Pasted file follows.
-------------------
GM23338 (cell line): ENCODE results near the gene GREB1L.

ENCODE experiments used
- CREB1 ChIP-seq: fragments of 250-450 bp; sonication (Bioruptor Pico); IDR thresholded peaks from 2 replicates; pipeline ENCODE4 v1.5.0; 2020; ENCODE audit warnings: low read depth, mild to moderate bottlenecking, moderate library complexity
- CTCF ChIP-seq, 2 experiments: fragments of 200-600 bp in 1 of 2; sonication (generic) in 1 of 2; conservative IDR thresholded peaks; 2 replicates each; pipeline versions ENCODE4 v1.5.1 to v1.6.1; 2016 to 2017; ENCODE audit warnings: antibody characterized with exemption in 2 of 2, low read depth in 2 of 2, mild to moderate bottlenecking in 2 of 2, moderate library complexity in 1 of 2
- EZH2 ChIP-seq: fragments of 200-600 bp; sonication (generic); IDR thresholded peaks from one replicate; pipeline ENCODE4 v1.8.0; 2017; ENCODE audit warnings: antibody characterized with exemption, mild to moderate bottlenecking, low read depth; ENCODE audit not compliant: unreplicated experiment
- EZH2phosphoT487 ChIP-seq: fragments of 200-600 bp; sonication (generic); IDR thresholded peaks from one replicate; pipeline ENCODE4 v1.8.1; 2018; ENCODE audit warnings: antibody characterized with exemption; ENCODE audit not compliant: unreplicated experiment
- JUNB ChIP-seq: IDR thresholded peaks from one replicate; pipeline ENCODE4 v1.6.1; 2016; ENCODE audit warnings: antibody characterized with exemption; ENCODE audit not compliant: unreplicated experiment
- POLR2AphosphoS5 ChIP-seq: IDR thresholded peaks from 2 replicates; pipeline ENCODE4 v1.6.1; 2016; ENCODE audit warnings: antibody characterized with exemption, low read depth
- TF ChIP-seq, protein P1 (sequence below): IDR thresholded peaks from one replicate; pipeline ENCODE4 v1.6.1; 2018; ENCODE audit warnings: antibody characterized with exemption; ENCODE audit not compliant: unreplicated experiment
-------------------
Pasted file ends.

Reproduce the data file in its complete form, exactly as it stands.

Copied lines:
GM23338 (cell line): ENCODE results near the gene GREB1L.

ENCODE experiments used
- CREB1 ChIP-seq: fragments of 250-450 bp; sonication (Bioruptor Pico); IDR thresholded peaks from 2 replicates; pipeline ENCODE4 v1.5.0; 2020; ENCODE audit warnings: low read depth, mild to moderate bottlenecking, moderate library complexity
- CTCF ChIP-seq, 2 experiments: fragments of 200-600 bp in 1 of 2; sonication (generic) in 1 of 2; conservative IDR thresholded peaks; 2 replicates each; pipeline versions ENCODE4 v1.5.1 to v1.6.1; 2016 to 2017; ENCODE audit warnings: antibody characterized with exemption in 2 of 2, low read depth in 2 of 2, mild to moderate bottlenecking in 2 of 2, moderate library complexity in 1 of 2
- EZH2 ChIP-seq: fragments of 200-600 bp; sonication (generic); IDR thresholded peaks from one replicate; pipeline ENCODE4 v1.8.0; 2017; ENCODE audit warnings: antibody characterized with exemption, mild to moderate bottlenecking, low read depth; ENCODE audit not compliant: unreplicated experiment
- EZH2phosphoT487 ChIP-seq: fragments of 200-600 bp; sonication (generic); IDR thresholded peaks from one replicate; pipeline ENCODE4 v1.8.1; 2018; ENCODE audit warnings: antibody characterized with exemption; ENCODE audit not compliant: unreplicated experiment
- JUNB ChIP-seq: IDR thresholded peaks from one replicate; pipeline ENCODE4 v1.6.1; 2016; ENCODE audit warnings: antibody characterized with exemption; ENCODE audit not compliant: unreplicated experiment
- POLR2AphosphoS5 ChIP-seq: IDR thresholded peaks from 2 replicates; pipeline ENCODE4 v1.6.1; 2016; ENCODE audit warnings: antibody characterized with exemption, low read depth
- TF ChIP-seq, protein P1 (sequence below): IDR thresholded peaks from one replicate; pipeline ENCODE4 v1.6.1; 2018; ENCODE audit warnings: antibody characterized with exemption; ENCODE audit not compliant: unreplicated experiment